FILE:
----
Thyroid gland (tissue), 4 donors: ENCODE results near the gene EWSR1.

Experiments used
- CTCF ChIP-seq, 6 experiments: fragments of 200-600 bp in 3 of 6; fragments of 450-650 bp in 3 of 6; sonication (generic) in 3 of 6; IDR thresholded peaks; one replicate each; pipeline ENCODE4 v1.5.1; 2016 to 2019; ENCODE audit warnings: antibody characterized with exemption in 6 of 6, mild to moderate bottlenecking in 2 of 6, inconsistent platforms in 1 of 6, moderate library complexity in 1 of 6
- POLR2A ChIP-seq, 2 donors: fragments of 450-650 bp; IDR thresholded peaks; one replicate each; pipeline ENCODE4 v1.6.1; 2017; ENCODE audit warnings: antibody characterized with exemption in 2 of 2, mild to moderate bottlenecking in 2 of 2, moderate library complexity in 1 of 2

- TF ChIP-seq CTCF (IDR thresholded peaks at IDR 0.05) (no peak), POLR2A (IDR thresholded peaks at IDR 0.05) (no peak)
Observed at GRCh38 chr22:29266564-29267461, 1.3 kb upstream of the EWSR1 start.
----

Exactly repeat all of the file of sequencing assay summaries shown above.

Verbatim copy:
Thyroid gland (tissue), 4 donors: ENCODE results near the gene EWSR1.

Experiments used
- CTCF ChIP-seq, 6 experiments: fragments of 200-600 bp in 3 of 6; fragments of 450-650 bp in 3 of 6; sonication (generic) in 3 of 6; IDR thresholded peaks; one replicate each; pipeline ENCODE4 v1.5.1; 2016 to 2019; ENCODE audit warnings: antibody characterized with exemption in 6 of 6, mild to moderate bottlenecking in 2 of 6, inconsistent platforms in 1 of 6, moderate library complexity in 1 of 6
- POLR2A ChIP-seq, 2 donors: fragments of 450-650 bp; IDR thresholded peaks; one replicate each; pipeline ENCODE4 v1.6.1; 2017; ENCODE audit warnings: antibody characterized with exemption in 2 of 2, mild to moderate bottlenecking in 2 of 2, moderate library complexity in 1 of 2

- TF ChIP-seq CTCF (IDR thresholded peaks at IDR 0.05) (no peak), POLR2A (IDR thresholded peaks at IDR 0.05) (no peak)
Observed at GRCh38 chr22:29266564-29267461, 1.3 kb upstream of the EWSR1 start.